dc.description.abstractKeeping stakeholders far from danger is even more urgent for the construction industry which features higher than average accident and fatality rates worldwide. Improving safety proactively and thus saving huge losses incurred through cultivating safety climate (i.e. people’s perception and attitude of safety policies, procedures, and practices at workplaces) has been advocated and studied since 1980s. Nevertheless, the issue remains that what are the antecedents and how do they impact on safety climate and hence safety behavior at the individual level. With the construction industry of Hong Kong in perspective, a plateau of accident statistics reached since the entry into the new millennium calls for research into possible human factors behind the scene. Against such backdrop, the investigation is carried out in an attempt to tackle the issue with both theoretical and practical implications. With the aim at a better understanding of the research question, a two-stage mixed method research design featured with both qualitative and quantitative approaches is adopted. At the first stage, based on extant literature and 17 interviews with local construction practitioners, antecedents of safety climate are ascertained and categorized into five general perspectives, i.e. structural perspective, perceptual perspective, interactive perspective, cultural perspective, and to-be-confirmed perspective capturing factors not belonging to the first four perspectives. To increase the conceptual precision of safety climate and reveal the working mechanism of safety climate, a series of safety climate related outcomes are integrated into an initially hypothesized research model. Measurement instruments and practical relevance of latent constructs of interest are obtained by literature review and interviews. At the second stage, a large scale questionnaire survey targeting at construction practitioners across Hong Kong and case study of a local civil engineering project are conducted concurrently. Based on 292 valid responses, most of the bi-variate correlations between constructs demonstrate support for the hypothesized relationships, despite of some unexpectedly weak effects implied by path coefficients of the initial structural model. After modification based on theory and practice, the modified structural model reveals four routes to forming safety climate, i.e. 1) sound organizational climate through fluent leader-member exchange; 2) client involvement via enforcing safety management system; 3) individualism leading to negative safety climate; and 4) sound supervisory practice contributing to positive safety climate. Furthermore, the revised model confirms the previously found relationships among safety climate and its related outcomes. Learning from the case study which involves six interviews, participant observations of onsite meetings, and analysis of documents including safety plan, safety manual, minutes of safety related meetings, and content analysis of the primary 17 interviews generally corroborate the findings. Taken together, the research achieves the established objectives, provides a framework for future investigations into antecedents of safety climate, and hence suggests that safety is an emergent property of a complicated socio-technical system, involving diversifying factors. The implications of the findings have for devising safety interventions are discussed in the conclusion section, along with limitations and future research directions.-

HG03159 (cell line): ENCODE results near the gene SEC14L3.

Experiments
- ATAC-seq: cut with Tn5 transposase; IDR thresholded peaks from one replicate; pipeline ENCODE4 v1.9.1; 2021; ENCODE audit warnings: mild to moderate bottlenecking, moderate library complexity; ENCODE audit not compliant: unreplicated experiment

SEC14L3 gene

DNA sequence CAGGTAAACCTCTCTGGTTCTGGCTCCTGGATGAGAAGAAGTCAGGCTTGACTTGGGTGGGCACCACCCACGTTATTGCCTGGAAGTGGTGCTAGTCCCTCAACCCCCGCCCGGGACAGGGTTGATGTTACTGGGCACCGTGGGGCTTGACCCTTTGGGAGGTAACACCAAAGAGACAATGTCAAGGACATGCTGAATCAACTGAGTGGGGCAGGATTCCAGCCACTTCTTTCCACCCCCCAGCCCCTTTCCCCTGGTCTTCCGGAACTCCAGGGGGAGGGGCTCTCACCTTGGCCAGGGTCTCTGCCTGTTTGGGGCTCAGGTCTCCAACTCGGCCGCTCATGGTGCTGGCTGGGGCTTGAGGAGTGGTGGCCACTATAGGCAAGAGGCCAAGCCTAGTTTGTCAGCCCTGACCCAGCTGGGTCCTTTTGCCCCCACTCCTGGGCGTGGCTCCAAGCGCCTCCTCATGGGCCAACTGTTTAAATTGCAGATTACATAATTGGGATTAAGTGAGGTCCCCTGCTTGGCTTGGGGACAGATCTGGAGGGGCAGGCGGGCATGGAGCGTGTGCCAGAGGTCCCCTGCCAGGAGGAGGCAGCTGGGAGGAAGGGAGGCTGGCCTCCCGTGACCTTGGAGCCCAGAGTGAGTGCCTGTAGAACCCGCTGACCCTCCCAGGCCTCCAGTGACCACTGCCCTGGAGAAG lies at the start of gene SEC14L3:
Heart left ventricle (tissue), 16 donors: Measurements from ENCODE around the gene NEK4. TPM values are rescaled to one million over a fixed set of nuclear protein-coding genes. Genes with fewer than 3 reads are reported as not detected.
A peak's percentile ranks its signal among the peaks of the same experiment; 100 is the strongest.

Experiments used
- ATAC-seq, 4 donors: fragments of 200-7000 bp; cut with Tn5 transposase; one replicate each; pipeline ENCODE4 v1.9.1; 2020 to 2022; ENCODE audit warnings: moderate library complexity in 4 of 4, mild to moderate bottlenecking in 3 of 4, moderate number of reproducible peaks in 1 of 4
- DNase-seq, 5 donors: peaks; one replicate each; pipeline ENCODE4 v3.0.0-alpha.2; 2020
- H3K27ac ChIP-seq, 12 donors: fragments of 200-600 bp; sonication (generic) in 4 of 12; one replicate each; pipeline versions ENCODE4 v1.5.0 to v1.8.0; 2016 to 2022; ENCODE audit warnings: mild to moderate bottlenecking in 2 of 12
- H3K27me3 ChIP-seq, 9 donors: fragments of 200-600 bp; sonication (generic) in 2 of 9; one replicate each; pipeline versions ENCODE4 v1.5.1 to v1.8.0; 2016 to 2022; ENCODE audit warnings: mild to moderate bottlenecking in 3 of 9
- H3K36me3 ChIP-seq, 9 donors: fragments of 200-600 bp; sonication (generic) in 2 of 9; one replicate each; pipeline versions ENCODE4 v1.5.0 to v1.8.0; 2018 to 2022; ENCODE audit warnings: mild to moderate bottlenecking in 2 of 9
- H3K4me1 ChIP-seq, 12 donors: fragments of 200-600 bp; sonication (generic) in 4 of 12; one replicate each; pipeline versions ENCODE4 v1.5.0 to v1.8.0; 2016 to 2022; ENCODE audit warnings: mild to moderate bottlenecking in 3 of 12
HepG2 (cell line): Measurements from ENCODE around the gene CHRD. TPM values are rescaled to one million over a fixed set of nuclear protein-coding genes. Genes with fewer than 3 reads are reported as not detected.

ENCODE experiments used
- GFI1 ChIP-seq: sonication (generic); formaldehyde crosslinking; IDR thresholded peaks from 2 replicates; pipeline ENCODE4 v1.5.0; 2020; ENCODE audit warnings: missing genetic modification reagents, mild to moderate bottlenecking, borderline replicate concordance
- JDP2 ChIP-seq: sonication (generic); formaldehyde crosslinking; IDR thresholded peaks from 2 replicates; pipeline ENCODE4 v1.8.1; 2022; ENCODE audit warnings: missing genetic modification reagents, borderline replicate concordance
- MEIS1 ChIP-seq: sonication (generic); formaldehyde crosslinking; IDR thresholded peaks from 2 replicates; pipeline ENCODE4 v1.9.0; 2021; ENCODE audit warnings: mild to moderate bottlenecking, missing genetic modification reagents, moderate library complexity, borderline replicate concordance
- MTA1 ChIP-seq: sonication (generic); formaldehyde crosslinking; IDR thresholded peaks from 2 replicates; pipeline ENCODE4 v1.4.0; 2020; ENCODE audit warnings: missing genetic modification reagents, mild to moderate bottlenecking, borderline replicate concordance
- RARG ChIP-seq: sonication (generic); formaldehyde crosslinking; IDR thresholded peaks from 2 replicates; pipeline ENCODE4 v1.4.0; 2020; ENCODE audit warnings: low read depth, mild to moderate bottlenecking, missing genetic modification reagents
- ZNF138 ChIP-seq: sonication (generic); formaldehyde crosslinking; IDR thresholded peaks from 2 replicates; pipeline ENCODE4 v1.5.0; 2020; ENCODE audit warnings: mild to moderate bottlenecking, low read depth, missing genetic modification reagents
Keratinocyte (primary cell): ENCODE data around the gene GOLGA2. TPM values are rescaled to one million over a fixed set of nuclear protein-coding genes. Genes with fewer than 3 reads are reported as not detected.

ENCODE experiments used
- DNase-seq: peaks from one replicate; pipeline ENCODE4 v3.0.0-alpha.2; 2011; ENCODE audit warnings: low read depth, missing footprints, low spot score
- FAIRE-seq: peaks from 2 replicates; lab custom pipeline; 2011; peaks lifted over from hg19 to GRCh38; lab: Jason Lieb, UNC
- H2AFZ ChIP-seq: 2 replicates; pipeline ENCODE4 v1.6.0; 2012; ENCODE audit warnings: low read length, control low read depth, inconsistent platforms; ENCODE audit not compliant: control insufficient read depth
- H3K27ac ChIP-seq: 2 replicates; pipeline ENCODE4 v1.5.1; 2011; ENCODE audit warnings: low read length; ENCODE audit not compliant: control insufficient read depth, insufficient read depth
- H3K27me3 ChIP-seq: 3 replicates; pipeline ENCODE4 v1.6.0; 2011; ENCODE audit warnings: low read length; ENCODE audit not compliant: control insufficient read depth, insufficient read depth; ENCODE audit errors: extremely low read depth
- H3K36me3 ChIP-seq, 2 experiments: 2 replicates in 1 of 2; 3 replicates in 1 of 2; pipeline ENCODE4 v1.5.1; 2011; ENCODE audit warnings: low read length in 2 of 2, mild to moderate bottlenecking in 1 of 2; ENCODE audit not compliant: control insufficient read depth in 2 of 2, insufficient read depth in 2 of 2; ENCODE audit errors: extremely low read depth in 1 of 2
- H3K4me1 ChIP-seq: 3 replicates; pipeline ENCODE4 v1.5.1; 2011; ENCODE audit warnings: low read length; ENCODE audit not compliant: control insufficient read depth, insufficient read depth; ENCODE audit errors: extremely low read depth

dc.languageeng-
dc.publisherThe University of Hong Kong (Pokfulam, Hong Kong)-
dc.relation.ispartofHKU Theses Online (HKUTO)-
dc.rightsThe author retains all proprietary rights, (such as patent rights) and the right to use in future works.-
dc.rightsCreative Commons: Attribution 3.0 Hong Kong License-
dc.subject.lcshConstruction industry - China - Hong Kong - Safety measures-
dc.titleAn investigation of safety climate on Hong Kong construction sites-
dc.typePG_Thesis-
dc.identifier.hkulb5108676-
dc.description.thesisnameDoctor of Philosophy-
dc.description.thesislevelDoctoral-
dc.description.thesisdisciplineReal Estate and Construction-
dc.description.naturepublished_or_final_version-
dc.identifier.doi10.5353/th_b5108676-
dc.date.hkucongregation2013-